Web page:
Should College Really Be Free?

Joshua Mesa, Guest Writer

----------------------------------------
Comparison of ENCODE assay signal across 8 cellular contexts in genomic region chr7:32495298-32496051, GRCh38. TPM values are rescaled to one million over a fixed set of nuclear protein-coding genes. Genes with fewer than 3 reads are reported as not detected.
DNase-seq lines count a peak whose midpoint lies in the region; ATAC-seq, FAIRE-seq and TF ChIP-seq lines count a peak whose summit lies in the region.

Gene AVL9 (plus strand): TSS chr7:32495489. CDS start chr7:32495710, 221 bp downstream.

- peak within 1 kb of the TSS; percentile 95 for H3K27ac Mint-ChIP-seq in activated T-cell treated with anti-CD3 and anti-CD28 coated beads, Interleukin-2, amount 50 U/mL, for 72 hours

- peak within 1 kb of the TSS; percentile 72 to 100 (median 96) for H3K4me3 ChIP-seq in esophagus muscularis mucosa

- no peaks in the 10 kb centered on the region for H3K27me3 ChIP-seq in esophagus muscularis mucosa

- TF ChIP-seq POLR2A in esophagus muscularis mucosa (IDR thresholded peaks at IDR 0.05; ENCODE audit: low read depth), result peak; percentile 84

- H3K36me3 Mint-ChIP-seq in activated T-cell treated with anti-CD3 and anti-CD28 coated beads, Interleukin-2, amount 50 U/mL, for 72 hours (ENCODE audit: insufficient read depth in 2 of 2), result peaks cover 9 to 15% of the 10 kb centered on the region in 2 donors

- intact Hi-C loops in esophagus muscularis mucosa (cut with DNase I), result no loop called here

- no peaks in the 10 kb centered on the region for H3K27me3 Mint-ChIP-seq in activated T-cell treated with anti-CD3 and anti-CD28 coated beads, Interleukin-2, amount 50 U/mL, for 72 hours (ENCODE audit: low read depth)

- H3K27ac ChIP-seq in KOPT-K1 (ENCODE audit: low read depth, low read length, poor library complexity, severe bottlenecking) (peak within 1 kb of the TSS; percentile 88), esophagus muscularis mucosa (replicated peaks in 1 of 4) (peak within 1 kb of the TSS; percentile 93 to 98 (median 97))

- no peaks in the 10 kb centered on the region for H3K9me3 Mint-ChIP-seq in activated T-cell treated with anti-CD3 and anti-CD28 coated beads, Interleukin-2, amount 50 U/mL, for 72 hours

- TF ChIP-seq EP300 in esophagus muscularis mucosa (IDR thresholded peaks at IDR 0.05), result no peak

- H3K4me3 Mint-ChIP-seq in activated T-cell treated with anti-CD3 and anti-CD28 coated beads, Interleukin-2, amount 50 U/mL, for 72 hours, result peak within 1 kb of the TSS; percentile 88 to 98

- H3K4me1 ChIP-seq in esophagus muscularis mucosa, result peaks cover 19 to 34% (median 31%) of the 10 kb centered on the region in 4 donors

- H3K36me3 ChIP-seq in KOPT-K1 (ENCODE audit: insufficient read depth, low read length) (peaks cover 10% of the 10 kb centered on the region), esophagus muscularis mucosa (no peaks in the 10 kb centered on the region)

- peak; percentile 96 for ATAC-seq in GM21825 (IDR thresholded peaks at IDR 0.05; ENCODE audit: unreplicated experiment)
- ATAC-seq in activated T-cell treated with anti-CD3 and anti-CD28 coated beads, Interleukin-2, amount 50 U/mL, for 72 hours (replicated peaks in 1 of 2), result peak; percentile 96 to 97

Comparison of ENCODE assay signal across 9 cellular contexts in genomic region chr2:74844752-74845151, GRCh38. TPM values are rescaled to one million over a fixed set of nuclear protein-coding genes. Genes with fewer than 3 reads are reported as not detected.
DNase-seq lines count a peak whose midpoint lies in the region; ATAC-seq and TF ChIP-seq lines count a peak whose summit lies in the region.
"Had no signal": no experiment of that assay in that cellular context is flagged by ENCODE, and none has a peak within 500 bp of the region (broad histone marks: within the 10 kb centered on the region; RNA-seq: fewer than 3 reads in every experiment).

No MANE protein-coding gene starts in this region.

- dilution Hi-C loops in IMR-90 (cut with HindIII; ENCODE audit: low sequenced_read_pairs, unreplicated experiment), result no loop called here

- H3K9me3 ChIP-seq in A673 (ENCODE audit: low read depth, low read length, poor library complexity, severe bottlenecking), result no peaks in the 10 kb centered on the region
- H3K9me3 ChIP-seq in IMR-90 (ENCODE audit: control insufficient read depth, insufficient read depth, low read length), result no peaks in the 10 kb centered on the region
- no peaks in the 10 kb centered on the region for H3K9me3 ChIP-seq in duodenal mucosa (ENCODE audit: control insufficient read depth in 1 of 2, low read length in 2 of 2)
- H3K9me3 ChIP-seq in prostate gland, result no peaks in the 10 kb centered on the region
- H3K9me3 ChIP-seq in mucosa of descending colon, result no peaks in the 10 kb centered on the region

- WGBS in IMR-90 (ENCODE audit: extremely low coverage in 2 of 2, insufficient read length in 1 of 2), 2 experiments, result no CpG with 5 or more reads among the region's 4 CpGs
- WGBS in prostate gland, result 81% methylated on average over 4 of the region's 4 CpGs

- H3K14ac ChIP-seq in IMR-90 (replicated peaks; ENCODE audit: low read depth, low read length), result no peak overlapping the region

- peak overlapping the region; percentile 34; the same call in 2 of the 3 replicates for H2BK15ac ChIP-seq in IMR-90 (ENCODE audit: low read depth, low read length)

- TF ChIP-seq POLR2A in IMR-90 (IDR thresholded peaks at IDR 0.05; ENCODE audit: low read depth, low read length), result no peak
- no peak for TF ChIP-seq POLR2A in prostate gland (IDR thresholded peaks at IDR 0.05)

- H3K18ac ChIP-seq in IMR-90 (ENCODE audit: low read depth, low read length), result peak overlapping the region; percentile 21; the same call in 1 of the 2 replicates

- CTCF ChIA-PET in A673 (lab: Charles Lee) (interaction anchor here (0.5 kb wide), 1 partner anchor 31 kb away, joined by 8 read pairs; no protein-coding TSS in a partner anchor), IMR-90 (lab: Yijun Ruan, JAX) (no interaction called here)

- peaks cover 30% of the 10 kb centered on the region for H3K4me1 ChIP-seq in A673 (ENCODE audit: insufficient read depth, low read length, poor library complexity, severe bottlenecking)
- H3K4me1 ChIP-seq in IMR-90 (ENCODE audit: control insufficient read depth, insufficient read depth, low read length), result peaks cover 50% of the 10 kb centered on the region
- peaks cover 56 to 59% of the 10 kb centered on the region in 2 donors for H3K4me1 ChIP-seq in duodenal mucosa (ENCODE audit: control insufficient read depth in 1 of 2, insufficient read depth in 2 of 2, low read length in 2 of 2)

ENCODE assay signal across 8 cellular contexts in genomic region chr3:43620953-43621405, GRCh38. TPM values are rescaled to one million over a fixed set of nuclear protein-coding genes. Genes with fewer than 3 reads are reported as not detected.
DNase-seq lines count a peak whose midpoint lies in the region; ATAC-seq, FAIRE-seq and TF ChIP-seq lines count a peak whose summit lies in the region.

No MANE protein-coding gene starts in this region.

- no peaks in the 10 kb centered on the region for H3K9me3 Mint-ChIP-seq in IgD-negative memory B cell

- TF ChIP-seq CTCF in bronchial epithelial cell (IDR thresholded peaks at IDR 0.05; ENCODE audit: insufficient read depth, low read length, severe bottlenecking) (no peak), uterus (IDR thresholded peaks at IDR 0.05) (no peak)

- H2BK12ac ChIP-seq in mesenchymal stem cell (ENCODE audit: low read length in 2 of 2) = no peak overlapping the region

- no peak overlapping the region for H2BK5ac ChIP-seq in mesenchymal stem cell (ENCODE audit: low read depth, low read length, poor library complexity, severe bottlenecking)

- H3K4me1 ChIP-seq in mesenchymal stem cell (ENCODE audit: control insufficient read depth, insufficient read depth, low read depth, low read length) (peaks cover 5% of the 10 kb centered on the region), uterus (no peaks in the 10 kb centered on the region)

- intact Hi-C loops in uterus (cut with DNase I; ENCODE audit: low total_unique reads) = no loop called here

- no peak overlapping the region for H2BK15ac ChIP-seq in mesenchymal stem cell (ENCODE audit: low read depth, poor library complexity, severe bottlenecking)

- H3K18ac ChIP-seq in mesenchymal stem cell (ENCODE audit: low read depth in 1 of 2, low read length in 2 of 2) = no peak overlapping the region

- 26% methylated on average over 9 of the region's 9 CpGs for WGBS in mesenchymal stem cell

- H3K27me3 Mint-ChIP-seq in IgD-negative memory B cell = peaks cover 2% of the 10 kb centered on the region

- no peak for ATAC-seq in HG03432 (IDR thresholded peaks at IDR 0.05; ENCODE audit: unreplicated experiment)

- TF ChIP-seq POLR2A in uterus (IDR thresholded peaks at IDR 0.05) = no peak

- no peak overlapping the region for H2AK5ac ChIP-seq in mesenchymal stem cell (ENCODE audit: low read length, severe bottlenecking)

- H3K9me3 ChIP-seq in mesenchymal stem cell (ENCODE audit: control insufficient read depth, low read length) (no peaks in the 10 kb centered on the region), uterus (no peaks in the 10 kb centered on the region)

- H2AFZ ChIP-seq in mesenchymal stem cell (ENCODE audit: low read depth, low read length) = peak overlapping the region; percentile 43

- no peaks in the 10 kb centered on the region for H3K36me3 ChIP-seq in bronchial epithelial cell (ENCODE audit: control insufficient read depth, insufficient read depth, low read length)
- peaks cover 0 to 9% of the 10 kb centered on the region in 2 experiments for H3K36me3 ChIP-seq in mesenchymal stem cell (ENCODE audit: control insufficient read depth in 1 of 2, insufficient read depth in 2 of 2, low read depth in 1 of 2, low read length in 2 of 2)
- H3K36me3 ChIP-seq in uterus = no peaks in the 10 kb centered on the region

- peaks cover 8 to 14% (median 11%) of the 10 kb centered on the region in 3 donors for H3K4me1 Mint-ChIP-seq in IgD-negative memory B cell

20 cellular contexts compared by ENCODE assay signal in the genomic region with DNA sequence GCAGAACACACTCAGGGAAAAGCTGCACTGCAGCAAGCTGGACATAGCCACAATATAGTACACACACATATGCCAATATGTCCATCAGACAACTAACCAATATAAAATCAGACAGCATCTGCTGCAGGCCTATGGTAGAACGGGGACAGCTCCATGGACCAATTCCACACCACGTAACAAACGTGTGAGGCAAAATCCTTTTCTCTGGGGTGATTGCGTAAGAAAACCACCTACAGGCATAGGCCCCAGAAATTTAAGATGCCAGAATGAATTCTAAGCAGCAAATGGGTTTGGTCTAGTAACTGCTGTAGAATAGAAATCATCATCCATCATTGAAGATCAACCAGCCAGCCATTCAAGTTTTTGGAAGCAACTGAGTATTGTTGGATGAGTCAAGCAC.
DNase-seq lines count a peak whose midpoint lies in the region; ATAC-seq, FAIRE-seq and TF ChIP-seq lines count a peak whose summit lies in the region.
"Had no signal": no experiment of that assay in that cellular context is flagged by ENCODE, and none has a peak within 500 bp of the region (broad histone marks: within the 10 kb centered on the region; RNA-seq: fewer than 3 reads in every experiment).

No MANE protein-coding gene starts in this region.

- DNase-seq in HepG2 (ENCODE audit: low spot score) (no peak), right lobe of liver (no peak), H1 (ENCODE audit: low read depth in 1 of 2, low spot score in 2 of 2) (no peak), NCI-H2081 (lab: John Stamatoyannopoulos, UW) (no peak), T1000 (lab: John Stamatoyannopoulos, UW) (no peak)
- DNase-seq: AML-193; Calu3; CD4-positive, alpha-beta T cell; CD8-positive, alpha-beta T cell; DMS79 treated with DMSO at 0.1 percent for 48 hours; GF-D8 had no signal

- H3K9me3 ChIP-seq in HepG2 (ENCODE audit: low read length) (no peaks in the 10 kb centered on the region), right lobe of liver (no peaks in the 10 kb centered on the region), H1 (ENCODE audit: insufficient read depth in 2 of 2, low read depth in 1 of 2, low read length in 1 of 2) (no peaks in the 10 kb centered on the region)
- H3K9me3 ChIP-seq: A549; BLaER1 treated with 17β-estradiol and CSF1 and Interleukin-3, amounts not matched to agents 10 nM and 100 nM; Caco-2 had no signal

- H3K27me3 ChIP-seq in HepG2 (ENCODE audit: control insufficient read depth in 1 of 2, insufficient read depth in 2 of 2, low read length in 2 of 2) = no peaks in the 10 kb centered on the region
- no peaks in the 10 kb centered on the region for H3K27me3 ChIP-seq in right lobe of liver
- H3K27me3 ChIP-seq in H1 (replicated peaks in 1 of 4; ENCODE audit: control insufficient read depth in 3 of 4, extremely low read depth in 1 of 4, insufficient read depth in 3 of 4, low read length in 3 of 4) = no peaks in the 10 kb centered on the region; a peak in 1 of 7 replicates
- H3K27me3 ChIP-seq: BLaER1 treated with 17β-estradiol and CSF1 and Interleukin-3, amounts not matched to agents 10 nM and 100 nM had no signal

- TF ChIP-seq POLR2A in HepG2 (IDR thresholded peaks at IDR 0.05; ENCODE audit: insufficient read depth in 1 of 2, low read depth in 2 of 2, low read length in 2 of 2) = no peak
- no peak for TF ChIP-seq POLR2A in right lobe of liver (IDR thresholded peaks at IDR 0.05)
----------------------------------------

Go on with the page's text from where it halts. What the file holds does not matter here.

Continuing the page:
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            While not having to pay for college would be nice, the reality is it is unavoidable and wouldn’t help those who need it most. Andrew Kelly of the New York Times wrote an article on the subject, suggesting that the idea of “free college” doesn’t make college free, but rather shifts the monetary funding. The money would be gathered from increased taxes, straining the public budget and would lead to shortages in college funds altogether (Kelly). Moreover, free college would attract more potential students, and, with a decrease in funding, college selection would be more rigorous and difficult to acquire (Kelly). What’s the point of free college if it’s going to make it more difficult for students to enter? Furthermore, Matthew Yglasias from vocalizes that while college selection gets tighter with decreased funding, only privileged kids with an educated background would benefit from free college. So basically, free college is limiting education. Great job, America, you’ve done it again! As a stressed-out junior in high school, I am aware of the heavy costs accompanied with a college degree. Even so, I study my butt off to get excellent grades so I can go to a decent college with scholarships, decreasing the cost for me to attend. The rigorous process required of students is stress inducing to say the least. Nevertheless, I’m learning to be responsible with my money and time, careful to pick my battles with work, school, and free time. While I recognize the hardships a struggling family must experience when pursuing a path to college, there are programs available already to assist those in need. Free college is unrealistic, and should it be enacted, will have disastrous consequences.